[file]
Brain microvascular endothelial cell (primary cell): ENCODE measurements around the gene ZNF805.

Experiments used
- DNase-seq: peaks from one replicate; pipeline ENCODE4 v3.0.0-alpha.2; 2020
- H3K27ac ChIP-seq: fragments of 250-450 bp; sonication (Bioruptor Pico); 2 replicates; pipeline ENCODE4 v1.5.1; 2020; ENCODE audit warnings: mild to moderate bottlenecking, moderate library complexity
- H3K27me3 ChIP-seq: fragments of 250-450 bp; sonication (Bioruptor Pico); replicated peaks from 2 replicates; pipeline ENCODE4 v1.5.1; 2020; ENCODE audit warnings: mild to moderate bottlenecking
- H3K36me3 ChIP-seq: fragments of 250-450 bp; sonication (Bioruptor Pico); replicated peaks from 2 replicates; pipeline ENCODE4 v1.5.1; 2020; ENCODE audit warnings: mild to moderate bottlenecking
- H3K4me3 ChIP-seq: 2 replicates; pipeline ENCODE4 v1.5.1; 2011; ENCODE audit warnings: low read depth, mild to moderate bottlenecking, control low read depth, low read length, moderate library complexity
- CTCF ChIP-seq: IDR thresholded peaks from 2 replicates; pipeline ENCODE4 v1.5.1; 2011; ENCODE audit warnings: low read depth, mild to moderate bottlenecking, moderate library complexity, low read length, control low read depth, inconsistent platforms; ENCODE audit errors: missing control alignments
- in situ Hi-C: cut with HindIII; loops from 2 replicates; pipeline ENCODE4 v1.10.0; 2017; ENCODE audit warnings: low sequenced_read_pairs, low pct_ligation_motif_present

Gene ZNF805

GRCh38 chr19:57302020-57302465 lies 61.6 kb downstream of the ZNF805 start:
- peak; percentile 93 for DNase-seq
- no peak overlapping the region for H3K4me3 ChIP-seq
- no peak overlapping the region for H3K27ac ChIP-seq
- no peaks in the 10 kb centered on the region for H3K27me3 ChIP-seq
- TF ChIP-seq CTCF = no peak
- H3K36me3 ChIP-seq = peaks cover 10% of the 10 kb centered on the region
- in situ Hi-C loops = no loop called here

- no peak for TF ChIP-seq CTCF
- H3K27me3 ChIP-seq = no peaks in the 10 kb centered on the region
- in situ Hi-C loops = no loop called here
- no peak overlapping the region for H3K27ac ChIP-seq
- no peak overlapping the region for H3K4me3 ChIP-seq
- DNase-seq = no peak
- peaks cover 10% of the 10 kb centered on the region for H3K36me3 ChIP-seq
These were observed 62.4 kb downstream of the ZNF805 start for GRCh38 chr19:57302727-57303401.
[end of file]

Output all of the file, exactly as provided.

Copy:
Brain microvascular endothelial cell (primary cell): ENCODE measurements around the gene ZNF805.

Experiments used
- DNase-seq: peaks from one replicate; pipeline ENCODE4 v3.0.0-alpha.2; 2020
- H3K27ac ChIP-seq: fragments of 250-450 bp; sonication (Bioruptor Pico); 2 replicates; pipeline ENCODE4 v1.5.1; 2020; ENCODE audit warnings: mild to moderate bottlenecking, moderate library complexity
- H3K27me3 ChIP-seq: fragments of 250-450 bp; sonication (Bioruptor Pico); replicated peaks from 2 replicates; pipeline ENCODE4 v1.5.1; 2020; ENCODE audit warnings: mild to moderate bottlenecking
- H3K36me3 ChIP-seq: fragments of 250-450 bp; sonication (Bioruptor Pico); replicated peaks from 2 replicates; pipeline ENCODE4 v1.5.1; 2020; ENCODE audit warnings: mild to moderate bottlenecking
- H3K4me3 ChIP-seq: 2 replicates; pipeline ENCODE4 v1.5.1; 2011; ENCODE audit warnings: low read depth, mild to moderate bottlenecking, control low read depth, low read length, moderate library complexity
- CTCF ChIP-seq: IDR thresholded peaks from 2 replicates; pipeline ENCODE4 v1.5.1; 2011; ENCODE audit warnings: low read depth, mild to moderate bottlenecking, moderate library complexity, low read length, control low read depth, inconsistent platforms; ENCODE audit errors: missing control alignments
- in situ Hi-C: cut with HindIII; loops from 2 replicates; pipeline ENCODE4 v1.10.0; 2017; ENCODE audit warnings: low sequenced_read_pairs, low pct_ligation_motif_present

Gene ZNF805

GRCh38 chr19:57302020-57302465 lies 61.6 kb downstream of the ZNF805 start:
- peak; percentile 93 for DNase-seq
- no peak overlapping the region for H3K4me3 ChIP-seq
- no peak overlapping the region for H3K27ac ChIP-seq
- no peaks in the 10 kb centered on the region for H3K27me3 ChIP-seq
- TF ChIP-seq CTCF = no peak
- H3K36me3 ChIP-seq = peaks cover 10% of the 10 kb centered on the region
- in situ Hi-C loops = no loop called here

- no peak for TF ChIP-seq CTCF
- H3K27me3 ChIP-seq = no peaks in the 10 kb centered on the region
- in situ Hi-C loops = no loop called here
- no peak overlapping the region for H3K27ac ChIP-seq
- no peak overlapping the region for H3K4me3 ChIP-seq
- DNase-seq = no peak
- peaks cover 10% of the 10 kb centered on the region for H3K36me3 ChIP-seq
These were observed 62.4 kb downstream of the ZNF805 start for GRCh38 chr19:57302727-57303401.